Results of a new study bring closure to countless parents who have endured the nightmare of losing a child to sudden infant death syndrome.

Few words strike fear into the heart of parents like sudden infant death syndrome.

The reason why some apparently healthy newborns unexpectedly die has eluded scientists and doctors — perhaps, until now.

SIDS usually befalls infants before 6 months of age, and during sleep, leaving no certain cause of death.

Results of a new study, appearing in the June issue of the Lancet’s eBioMedicine journal, bring closure to countless parents who have endured the nightmare of losing a child to SIDS, pointing to a lower level of a blood enzyme as the cause.

“These families can now live with the knowledge that this was not their fault,” said lead researcher Dr. Carmel Harrington, of the Children’s Hospital at Westmead in New South Wales, Australia, in an interview with the Australian Broadcasting Association.

“Nobody could tell me [why],” Harrington recalled of the moment she lost her baby to the devastating phenomenon 29 years prior. “They just said it’s a tragedy. But it was a tragedy that didn’t sit well with my scientific brain.”

Each year sees about 3,400 cases of “sudden unexpected infant deaths,” more than a third of which are decidedly due to SIDS, according to the US Centers for Disease Control and Prevention.

Researchers have speculated that SIDS may be the result of a defect in the area of the brain that regulates sleep and breathing. What this looks like: a child who fails to catch their breath during sleep, with a brain that wakes them up for a gasp of air.

Now, there’s new evidence to support this theory, found in blood samples from newborns who died of unknown causes, including SIDS.

Compared to babies who survived sudden death, as well as those who died of other unknown causes, researchers found that babies confirmed as victims of SIDS showed lower levels of one particular enzyme, called butyrylcholinesterase (BChE), which plays an important role in waking up.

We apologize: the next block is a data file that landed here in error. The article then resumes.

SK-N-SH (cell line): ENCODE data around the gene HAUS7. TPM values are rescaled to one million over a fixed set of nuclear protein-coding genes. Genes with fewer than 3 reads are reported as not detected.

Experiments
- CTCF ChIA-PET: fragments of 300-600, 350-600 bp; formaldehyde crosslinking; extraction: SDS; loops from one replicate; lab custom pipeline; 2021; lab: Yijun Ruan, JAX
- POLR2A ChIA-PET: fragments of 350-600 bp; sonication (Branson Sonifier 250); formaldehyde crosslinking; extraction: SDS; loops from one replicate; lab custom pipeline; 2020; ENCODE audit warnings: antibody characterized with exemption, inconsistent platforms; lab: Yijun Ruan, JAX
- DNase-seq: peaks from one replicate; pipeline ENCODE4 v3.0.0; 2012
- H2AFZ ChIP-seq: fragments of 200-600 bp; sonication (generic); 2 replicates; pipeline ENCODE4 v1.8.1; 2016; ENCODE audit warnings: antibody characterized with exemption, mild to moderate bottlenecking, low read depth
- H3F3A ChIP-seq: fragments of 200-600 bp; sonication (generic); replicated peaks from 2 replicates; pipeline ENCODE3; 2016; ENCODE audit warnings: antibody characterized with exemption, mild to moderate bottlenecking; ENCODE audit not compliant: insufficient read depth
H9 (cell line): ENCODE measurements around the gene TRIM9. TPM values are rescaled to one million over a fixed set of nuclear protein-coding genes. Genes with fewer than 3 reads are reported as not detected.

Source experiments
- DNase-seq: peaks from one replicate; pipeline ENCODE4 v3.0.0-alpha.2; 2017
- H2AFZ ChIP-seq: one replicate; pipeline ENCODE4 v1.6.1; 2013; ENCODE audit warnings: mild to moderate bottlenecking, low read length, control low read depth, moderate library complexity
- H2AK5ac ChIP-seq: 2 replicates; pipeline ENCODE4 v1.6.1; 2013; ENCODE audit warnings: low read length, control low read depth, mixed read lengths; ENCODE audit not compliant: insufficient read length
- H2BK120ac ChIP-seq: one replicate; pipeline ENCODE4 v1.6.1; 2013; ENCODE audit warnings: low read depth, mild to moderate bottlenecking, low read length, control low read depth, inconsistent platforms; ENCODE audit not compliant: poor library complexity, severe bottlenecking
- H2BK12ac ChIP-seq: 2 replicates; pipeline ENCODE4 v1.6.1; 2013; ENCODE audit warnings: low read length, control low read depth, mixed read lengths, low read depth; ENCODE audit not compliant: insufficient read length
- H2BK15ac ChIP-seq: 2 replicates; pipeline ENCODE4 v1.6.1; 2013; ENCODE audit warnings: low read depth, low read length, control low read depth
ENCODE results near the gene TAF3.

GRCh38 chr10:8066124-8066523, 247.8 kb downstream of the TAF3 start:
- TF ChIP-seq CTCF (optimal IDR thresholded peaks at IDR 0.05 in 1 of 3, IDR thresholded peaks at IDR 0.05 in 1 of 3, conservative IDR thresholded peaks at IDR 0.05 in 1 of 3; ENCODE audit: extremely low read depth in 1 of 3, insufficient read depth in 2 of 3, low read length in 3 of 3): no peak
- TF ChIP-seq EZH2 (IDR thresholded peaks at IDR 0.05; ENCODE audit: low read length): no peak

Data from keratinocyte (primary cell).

Children who lack sufficient BChE are more vulnerable to SIDS because of their reduced ability to wake up naturally.

“Usually, if a baby is confronted with a life-threatening situation, such as difficulty breathing during sleep because they’re on their tummies, they will arouse and cry out,” Harrington explained. “What this research shows is that some babies don’t have this same robust arousal response.”

The mysterious affliction haunts parents — some of whom, despite their best efforts on the advice of doctors, tragically lost their child for seemingly no reason. Previously, physicians told parents to lay their baby on its back to sleep and clear the crib of excess toys or covers that might cause their delicate bodies to overheat or prompt accidental strangulation or suffocation. But still, they couldn’t guarantee the newborn’s safety.

“This finding represents the possibility for the identification of infants at risk for SIDS infants prior to death and opens new avenues for future research into specific interventions,” the authors concluded in their study.

Researchers now hope their work will be used to develop screening protocols for babies at risk of developing SIDS.

In the meantime, the findings allowed Harrington to put the mystery of her son’s death to rest.

She told ABC, “This is the gift that I feel I got for Mother’s Day — because the timing of this is really peculiar to me, that it’s coming on Mother’s Day.”